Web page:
Film & TV

New Hulu Brand Onyx Collective Gives The Spotlight To Creators Of Color

Snapshot from ‘Summer of Soul,’ the first documentary under Hulu’s Onyx Collective

Disney General Entertainment’s Onyx Collective will feature a curated collection of projects from creatives of color and marginalized voices. The brand will be presented on Hulu. 

Freeform president Tara Duncan is set to lead Onyx Collective. “We’re building a home where creators of color are inspired, empowered and have unparalleled access to reach audiences around the world,” Duncan told Variety. “This artist-first approach will make Onyx Collective synonymous with entertaining, brave and bold ideas told from a distinct point of view. I’m humbled by the opportunity and all of the possibilities.”

The first project under the brand is the Award-winning Sundance documentary Summer of Soul (…Or, When the Revolution Could Not Be Televised). It will be released on Hulu on July 2nd in America, and internationally at an undefined date through Star’s Disney Plus. Produced by Oprah and Lionsgate, The 1619 Project will also launch as part of the Onyx Collective. It is based on the New York Times Magazine, and details the legacy of slavery in America.

“Our industry is immeasurably enriched by the incredible talents of emerging and established creators of color. Launching Onyx Collective allows us to be the best partners to those creators, providing them with the support they need to do their best work,” said Dana Walden, the chairman of entertainment for Walt Disney TV.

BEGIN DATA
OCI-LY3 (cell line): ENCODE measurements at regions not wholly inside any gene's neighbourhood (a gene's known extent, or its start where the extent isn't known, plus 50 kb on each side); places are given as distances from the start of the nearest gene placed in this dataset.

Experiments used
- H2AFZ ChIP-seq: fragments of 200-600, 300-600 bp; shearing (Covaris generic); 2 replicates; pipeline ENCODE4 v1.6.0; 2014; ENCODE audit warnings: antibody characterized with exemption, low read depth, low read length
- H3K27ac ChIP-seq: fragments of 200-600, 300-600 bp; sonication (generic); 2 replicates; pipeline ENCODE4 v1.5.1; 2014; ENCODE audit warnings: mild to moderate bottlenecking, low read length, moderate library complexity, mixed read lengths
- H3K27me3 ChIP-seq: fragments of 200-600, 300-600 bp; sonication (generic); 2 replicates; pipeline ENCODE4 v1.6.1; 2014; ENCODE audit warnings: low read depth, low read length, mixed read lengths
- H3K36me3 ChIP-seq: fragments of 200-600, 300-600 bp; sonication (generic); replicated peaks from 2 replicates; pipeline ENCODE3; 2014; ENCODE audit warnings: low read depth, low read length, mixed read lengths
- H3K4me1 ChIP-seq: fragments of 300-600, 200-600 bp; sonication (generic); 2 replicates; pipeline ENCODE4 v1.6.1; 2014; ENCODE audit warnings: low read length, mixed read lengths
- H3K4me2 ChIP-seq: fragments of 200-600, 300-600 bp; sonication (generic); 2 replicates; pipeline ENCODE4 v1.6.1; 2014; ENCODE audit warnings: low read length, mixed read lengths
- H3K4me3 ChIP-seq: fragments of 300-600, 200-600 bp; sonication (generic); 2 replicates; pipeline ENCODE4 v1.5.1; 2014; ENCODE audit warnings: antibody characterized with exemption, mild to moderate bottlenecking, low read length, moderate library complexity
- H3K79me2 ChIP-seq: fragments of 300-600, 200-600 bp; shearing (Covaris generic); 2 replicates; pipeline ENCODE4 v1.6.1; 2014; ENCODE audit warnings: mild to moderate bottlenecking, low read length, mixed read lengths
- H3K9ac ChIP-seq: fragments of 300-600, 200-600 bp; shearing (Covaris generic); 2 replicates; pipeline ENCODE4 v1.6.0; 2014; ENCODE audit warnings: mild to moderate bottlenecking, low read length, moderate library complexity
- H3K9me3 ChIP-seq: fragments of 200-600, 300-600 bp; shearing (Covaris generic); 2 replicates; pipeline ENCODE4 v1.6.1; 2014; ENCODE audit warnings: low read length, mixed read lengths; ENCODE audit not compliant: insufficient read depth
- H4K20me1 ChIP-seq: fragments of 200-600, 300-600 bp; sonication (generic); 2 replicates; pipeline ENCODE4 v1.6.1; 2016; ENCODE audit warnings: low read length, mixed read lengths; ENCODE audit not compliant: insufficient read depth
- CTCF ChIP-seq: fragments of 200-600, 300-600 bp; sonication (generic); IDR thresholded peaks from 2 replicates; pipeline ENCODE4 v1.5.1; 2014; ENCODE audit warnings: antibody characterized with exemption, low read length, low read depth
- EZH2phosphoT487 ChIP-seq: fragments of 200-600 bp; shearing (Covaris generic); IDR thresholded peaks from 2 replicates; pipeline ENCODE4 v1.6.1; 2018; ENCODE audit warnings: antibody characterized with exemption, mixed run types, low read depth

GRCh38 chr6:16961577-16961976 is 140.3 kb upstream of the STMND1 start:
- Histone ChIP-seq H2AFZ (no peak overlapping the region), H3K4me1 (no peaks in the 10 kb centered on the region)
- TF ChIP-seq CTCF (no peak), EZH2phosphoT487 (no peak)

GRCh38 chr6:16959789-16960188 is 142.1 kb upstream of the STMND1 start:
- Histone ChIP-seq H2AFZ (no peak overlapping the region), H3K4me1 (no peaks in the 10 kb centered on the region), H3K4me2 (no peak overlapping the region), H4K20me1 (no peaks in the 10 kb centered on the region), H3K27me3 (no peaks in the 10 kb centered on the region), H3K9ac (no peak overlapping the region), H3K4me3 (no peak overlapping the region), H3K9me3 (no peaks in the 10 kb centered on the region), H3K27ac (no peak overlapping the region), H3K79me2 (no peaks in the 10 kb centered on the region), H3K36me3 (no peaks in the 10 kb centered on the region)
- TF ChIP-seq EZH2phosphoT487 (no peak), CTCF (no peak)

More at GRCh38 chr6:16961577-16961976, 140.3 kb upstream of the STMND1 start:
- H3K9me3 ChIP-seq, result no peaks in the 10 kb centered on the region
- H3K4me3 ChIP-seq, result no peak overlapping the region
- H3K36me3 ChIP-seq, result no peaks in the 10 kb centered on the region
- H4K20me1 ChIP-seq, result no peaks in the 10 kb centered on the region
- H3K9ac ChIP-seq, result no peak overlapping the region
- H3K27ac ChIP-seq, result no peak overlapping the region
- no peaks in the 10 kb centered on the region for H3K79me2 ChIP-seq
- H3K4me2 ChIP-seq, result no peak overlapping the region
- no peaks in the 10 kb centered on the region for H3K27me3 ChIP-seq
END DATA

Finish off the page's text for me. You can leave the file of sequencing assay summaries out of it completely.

Creators such as Natasha Rothwell (SNL, Insecure) will work with Onyx Collective. Black Panther director Ryan Coogler will also collaborate with the brand. 

Below, watch the teaser trailer for Summer of Soul, which marks the beginning of Onyx’s curated collection:

Ayanna Nicole

Hi! I’m Ayanna, a 28-year-old writer and artist. Although I graduated from The University of North Carolina at Charlotte with two degrees in art and psychology, I’ve had a passion for writing for as long as I can remember. By following my dreams and utilizing my creativity, I designed Jaro Magazine with the ultimate intention of bringing more positive stories in the black community to the forefront, while also highlighting our versatile and vibrant culture through Jaro’s four modes: film, books, art, and music. I’m into spirituality, nature walks, music festivals, poetry, traveling without a destination in mind, painting, and discussing everything out of the ordinary with other curious minds.

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